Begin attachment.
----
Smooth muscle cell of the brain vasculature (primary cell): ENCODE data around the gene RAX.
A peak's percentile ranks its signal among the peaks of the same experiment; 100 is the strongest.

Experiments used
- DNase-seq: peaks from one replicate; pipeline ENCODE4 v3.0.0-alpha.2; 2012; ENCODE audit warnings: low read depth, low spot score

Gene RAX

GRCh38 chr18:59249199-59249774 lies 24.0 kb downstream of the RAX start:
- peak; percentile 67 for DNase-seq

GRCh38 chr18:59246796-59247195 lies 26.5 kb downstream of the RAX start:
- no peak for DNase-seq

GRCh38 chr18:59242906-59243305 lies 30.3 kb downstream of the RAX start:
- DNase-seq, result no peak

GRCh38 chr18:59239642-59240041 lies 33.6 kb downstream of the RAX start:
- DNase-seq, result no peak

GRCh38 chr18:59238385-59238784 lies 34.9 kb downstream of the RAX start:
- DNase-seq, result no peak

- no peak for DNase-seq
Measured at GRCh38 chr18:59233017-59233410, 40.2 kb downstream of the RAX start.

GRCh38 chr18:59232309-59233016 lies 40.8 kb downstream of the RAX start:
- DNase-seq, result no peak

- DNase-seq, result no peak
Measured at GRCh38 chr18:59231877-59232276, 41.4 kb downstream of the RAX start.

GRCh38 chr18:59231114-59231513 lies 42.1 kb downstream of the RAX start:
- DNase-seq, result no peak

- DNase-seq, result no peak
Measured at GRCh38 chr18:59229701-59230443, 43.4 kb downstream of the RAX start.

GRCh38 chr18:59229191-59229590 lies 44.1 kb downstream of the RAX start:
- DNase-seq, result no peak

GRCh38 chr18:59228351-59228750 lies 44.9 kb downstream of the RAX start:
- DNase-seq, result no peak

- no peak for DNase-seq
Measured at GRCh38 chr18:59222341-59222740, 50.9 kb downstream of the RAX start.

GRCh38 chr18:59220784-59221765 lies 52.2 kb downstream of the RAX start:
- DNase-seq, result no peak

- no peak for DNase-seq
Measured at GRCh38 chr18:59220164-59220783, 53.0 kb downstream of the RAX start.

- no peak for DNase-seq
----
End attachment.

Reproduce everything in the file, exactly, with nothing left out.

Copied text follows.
Smooth muscle cell of the brain vasculature (primary cell): ENCODE data around the gene RAX.
A peak's percentile ranks its signal among the peaks of the same experiment; 100 is the strongest.

Experiments used
- DNase-seq: peaks from one replicate; pipeline ENCODE4 v3.0.0-alpha.2; 2012; ENCODE audit warnings: low read depth, low spot score

Gene RAX

GRCh38 chr18:59249199-59249774 lies 24.0 kb downstream of the RAX start:
- peak; percentile 67 for DNase-seq

GRCh38 chr18:59246796-59247195 lies 26.5 kb downstream of the RAX start:
- no peak for DNase-seq

GRCh38 chr18:59242906-59243305 lies 30.3 kb downstream of the RAX start:
- DNase-seq, result no peak

GRCh38 chr18:59239642-59240041 lies 33.6 kb downstream of the RAX start:
- DNase-seq, result no peak

GRCh38 chr18:59238385-59238784 lies 34.9 kb downstream of the RAX start:
- DNase-seq, result no peak

- no peak for DNase-seq
Measured at GRCh38 chr18:59233017-59233410, 40.2 kb downstream of the RAX start.

GRCh38 chr18:59232309-59233016 lies 40.8 kb downstream of the RAX start:
- DNase-seq, result no peak

- DNase-seq, result no peak
Measured at GRCh38 chr18:59231877-59232276, 41.4 kb downstream of the RAX start.

GRCh38 chr18:59231114-59231513 lies 42.1 kb downstream of the RAX start:
- DNase-seq, result no peak

- DNase-seq, result no peak
Measured at GRCh38 chr18:59229701-59230443, 43.4 kb downstream of the RAX start.

GRCh38 chr18:59229191-59229590 lies 44.1 kb downstream of the RAX start:
- DNase-seq, result no peak

GRCh38 chr18:59228351-59228750 lies 44.9 kb downstream of the RAX start:
- DNase-seq, result no peak

- no peak for DNase-seq
Measured at GRCh38 chr18:59222341-59222740, 50.9 kb downstream of the RAX start.

GRCh38 chr18:59220784-59221765 lies 52.2 kb downstream of the RAX start:
- DNase-seq, result no peak

- no peak for DNase-seq
Measured at GRCh38 chr18:59220164-59220783, 53.0 kb downstream of the RAX start.

- no peak for DNase-seq